“Senior personnel losses in 2012, amplifying losses and setbacks since 2008, have degraded core al Qaeda to a point that the group is probably unable to carry out complex, large-scale attacks in the West,” said Clapper. Those losses have come from the CIA’s controversial drone strike program in Pakistan’s tribal areas where al Qaeda leaders are believed to continue to operate.
While “core al Qaeda” has been weakened, its affiliate in Yemen, al Qaeda in the Arabian Peninsula (AQAP), has pursued attacks on U.S. interests like the unsuccessful underwear bomber attack in 2009. A similar attack was thwarted last year around the time of the one year anniversary of bin Laden’s death.
The threat posed by AQAP led to an expansion of the CIA’s drone program into Yemen targeting the group’s leaders including American born Islamic cleric Anwar al Awlaki.
Bruce Hoffman, a counterterrorism expert at Georgetown University, says bin Laden’s death in May 2011 was regarded “as a decisive corner having been turned in the war on terror” and agrees that it hastened the terror network’s decline. However, he is concerned by what he calls the “rise in al Qaedism” whose message of Islamic militancy targeting the U.S. has resonated in places like northern Africa where last September’s deadly attack on the U.S. consulate in Benghazi was believed to have been carried out by al Qaeda supporters.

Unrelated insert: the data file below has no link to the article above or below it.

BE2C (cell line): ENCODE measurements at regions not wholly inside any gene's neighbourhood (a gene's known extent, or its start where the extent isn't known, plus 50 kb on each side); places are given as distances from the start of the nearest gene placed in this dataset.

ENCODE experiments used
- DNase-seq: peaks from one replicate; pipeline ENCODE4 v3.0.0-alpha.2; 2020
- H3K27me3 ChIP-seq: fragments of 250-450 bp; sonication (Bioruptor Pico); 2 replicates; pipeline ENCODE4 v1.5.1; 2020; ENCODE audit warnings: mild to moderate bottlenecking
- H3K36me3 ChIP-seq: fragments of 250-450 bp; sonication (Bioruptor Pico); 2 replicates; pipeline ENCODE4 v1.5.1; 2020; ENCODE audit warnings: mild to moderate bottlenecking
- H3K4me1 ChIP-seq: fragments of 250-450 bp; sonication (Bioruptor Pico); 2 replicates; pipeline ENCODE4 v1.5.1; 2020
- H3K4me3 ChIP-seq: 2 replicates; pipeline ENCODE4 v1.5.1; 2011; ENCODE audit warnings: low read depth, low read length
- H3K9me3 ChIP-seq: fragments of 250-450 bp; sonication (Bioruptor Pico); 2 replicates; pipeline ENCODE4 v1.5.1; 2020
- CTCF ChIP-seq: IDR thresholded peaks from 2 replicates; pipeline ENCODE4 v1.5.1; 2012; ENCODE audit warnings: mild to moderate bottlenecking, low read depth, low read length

“We see the threat of its ideology to places where hitherto it really was not terribly strong or salient and we see almost a revival of its brand,” says Hoffman. He adds that Islamic terrorists continue to cite al Qaeda as an influence and “aspire to emulate al Qaeda’s ideology” of a violent struggle against the United States.